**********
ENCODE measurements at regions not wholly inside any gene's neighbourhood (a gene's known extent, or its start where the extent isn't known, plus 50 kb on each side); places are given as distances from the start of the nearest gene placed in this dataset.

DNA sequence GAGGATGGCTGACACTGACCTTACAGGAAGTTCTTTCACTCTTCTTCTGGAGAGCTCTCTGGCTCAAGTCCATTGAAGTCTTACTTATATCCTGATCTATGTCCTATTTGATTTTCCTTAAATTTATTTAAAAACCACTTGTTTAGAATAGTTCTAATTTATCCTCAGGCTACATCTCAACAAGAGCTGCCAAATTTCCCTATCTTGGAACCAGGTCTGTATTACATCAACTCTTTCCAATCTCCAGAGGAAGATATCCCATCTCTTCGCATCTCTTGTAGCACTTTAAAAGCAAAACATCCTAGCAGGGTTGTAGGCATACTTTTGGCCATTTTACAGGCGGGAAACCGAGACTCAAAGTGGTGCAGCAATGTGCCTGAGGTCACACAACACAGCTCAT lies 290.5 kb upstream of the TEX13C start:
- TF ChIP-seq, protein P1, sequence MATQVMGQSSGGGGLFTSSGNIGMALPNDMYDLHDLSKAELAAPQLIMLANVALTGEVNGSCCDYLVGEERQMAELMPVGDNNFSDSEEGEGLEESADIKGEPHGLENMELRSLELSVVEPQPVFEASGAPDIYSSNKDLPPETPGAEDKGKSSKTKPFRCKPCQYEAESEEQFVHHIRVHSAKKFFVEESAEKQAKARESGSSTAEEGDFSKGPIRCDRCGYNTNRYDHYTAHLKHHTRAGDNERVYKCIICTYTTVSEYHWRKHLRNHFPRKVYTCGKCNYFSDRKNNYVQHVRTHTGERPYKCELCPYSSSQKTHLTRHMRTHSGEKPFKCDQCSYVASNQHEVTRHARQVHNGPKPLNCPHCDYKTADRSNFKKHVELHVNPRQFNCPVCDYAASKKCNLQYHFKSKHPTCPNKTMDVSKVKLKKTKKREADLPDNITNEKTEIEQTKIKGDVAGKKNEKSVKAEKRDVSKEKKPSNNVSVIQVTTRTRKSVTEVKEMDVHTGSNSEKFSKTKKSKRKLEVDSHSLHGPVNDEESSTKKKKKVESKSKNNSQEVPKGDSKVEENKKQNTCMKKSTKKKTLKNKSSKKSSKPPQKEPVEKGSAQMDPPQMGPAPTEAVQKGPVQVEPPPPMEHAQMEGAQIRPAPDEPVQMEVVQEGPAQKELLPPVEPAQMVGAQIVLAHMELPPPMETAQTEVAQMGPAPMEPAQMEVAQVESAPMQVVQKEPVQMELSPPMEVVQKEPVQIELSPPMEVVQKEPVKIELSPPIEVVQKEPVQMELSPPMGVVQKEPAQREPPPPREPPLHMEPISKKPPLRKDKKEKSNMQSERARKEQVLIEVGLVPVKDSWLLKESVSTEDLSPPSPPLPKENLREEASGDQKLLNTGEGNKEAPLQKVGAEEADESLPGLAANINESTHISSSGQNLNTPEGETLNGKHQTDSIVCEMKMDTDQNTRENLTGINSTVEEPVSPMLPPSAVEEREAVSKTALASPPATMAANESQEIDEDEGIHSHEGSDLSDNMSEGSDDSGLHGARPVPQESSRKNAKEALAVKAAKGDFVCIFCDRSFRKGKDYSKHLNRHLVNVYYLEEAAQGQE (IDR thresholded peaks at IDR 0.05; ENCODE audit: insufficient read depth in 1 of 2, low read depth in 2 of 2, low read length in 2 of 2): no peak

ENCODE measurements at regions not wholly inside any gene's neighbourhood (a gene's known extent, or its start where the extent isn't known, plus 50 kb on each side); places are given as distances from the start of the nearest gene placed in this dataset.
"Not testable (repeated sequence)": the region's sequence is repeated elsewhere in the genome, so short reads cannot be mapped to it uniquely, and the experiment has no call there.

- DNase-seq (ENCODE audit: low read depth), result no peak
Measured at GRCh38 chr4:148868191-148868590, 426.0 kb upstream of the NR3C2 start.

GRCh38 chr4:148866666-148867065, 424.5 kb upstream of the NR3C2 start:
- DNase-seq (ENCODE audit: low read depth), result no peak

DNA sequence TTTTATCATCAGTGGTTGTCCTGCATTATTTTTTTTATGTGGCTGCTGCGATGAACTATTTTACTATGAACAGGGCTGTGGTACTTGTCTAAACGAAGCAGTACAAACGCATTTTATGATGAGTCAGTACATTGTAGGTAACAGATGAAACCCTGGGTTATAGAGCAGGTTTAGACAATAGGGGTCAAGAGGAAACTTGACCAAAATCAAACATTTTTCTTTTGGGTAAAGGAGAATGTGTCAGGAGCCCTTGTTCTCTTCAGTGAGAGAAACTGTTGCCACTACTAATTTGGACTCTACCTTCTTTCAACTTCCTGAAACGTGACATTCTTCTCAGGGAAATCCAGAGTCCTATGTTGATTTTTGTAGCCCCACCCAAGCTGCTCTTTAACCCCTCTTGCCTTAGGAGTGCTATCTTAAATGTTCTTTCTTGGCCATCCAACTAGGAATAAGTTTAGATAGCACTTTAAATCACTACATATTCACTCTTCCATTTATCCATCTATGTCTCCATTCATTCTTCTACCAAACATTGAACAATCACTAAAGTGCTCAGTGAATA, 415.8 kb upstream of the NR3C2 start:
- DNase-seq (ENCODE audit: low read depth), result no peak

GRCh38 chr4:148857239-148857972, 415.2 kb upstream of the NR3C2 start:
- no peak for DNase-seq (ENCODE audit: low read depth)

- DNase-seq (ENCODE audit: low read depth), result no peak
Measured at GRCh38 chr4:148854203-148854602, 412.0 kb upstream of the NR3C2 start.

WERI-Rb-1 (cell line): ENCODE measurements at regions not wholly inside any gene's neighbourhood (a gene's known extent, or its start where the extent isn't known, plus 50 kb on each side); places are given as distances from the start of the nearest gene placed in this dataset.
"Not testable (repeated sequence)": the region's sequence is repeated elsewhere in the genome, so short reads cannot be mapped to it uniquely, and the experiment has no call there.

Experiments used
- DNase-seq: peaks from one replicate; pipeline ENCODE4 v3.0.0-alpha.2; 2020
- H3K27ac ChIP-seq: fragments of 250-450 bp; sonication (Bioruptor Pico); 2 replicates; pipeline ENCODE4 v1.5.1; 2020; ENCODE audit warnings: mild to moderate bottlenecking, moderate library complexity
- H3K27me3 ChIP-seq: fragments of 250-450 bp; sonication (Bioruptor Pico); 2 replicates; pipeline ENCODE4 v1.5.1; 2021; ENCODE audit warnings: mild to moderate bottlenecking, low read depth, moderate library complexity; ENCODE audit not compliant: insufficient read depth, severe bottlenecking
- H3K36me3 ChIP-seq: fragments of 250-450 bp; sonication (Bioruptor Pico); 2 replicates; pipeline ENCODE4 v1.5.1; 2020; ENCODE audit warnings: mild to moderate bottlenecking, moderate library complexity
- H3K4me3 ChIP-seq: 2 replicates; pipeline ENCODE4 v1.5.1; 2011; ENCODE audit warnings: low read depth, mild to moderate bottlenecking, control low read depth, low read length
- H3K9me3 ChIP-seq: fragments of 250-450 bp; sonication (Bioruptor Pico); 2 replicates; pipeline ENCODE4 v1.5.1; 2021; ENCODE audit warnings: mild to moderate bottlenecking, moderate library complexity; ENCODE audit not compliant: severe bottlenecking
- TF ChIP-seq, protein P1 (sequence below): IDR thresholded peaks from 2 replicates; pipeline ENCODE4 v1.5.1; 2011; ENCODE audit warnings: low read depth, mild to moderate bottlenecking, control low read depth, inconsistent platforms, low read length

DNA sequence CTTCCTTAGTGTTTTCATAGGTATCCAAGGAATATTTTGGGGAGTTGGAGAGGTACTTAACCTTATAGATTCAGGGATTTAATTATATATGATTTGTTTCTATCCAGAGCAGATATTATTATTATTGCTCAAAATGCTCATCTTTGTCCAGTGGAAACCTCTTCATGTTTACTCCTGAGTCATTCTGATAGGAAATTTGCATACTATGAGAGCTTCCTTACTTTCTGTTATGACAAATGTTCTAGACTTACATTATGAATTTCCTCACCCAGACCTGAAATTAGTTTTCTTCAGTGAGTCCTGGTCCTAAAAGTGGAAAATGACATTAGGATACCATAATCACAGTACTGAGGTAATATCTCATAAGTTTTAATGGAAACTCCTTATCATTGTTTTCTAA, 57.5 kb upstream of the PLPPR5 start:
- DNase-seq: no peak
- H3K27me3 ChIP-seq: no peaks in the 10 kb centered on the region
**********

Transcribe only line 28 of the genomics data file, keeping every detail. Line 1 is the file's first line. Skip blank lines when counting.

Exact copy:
- H3K27me3 ChIP-seq: no peaks in the 10 kb centered on the region